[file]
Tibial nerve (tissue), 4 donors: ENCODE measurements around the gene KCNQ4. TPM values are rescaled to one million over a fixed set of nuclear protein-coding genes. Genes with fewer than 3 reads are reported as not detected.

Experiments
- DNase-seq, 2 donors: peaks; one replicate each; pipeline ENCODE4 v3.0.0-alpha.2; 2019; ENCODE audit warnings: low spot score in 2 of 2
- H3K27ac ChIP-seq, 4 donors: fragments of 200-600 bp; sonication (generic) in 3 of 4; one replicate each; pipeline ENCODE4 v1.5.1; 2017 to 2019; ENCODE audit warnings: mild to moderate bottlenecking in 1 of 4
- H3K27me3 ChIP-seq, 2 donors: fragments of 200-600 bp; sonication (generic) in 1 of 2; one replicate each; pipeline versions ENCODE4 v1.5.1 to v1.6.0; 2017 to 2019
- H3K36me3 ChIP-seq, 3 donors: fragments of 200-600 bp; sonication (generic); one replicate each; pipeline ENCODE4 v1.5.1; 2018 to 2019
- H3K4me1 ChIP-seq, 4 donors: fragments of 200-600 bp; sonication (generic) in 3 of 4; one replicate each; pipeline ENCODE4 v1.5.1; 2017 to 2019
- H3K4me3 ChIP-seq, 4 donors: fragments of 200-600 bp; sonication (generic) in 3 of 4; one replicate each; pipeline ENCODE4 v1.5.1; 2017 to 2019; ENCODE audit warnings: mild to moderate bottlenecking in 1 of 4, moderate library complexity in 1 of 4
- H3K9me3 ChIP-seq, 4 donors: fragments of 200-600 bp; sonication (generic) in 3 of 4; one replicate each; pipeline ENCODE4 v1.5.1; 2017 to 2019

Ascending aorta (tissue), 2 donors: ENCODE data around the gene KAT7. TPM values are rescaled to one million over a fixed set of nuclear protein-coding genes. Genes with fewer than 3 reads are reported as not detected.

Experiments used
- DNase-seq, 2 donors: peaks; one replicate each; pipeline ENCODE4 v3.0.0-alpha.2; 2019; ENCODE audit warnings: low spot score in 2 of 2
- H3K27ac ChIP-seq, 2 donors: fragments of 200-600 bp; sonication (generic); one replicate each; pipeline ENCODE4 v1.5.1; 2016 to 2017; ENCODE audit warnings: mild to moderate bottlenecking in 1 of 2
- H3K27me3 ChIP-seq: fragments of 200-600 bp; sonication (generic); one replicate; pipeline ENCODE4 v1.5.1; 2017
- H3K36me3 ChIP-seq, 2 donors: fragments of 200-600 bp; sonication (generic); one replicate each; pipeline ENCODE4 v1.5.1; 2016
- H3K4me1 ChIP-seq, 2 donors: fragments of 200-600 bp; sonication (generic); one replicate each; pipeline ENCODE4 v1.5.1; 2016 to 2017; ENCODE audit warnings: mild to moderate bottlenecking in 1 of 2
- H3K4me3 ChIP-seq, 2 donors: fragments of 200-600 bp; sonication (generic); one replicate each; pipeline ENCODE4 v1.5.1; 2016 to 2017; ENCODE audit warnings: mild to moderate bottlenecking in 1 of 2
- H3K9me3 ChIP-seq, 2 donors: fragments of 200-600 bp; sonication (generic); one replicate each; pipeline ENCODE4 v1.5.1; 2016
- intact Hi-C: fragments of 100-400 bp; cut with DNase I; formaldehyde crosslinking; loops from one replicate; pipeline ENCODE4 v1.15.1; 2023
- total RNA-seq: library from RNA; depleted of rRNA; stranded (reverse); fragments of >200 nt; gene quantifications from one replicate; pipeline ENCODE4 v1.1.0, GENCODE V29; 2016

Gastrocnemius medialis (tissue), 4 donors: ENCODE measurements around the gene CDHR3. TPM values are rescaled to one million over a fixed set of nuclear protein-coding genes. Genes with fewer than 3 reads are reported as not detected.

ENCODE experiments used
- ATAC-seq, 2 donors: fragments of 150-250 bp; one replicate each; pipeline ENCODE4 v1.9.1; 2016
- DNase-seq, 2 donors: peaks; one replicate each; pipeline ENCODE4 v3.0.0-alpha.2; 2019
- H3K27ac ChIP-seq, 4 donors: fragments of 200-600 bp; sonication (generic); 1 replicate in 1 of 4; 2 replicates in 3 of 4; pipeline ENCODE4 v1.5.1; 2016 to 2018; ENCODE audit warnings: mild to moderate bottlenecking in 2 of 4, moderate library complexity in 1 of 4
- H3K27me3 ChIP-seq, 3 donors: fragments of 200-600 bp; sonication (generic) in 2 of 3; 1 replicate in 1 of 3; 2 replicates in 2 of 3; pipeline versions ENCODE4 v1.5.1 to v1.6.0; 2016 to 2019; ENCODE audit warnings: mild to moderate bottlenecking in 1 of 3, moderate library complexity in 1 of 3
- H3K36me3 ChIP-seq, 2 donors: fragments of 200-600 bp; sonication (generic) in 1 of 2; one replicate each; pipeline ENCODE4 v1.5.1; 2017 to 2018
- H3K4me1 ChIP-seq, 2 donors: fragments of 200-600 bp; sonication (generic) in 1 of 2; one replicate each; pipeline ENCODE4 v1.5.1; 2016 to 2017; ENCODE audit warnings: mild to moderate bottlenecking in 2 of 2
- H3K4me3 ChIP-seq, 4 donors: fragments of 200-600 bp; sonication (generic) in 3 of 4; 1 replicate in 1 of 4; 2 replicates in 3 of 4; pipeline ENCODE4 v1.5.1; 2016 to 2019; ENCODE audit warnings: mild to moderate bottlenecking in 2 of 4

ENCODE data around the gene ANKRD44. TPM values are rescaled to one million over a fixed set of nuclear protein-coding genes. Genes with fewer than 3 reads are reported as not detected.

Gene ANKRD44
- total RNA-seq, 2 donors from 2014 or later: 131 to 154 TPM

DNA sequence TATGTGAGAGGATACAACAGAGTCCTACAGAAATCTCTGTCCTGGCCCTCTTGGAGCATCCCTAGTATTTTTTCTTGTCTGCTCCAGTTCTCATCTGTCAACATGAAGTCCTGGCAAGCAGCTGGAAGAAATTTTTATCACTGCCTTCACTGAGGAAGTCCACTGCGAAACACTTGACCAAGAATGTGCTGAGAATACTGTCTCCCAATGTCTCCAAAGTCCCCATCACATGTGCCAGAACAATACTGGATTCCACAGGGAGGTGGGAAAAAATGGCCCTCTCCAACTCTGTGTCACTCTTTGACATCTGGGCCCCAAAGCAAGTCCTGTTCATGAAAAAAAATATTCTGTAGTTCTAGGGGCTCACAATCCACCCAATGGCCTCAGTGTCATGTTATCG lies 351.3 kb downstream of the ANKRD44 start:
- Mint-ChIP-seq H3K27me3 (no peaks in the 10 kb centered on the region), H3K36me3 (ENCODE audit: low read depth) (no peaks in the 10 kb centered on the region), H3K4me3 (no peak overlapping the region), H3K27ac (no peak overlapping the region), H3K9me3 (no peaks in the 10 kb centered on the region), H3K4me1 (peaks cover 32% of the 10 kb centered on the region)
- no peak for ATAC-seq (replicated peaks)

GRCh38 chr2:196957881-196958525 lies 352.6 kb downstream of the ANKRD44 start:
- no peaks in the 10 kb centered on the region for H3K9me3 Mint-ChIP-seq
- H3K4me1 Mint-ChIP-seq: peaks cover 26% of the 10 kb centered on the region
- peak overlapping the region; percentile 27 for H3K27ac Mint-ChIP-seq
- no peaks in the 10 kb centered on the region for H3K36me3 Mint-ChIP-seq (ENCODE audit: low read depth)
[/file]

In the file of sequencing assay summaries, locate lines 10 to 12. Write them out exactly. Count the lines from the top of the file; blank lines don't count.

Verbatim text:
Ascending aorta (tissue), 2 donors: ENCODE data around the gene KAT7. TPM values are rescaled to one million over a fixed set of nuclear protein-coding genes. Genes with fewer than 3 reads are reported as not detected.

Experiments used
- DNase-seq, 2 donors: peaks; one replicate each; pipeline ENCODE4 v3.0.0-alpha.2; 2019; ENCODE audit warnings: low spot score in 2 of 2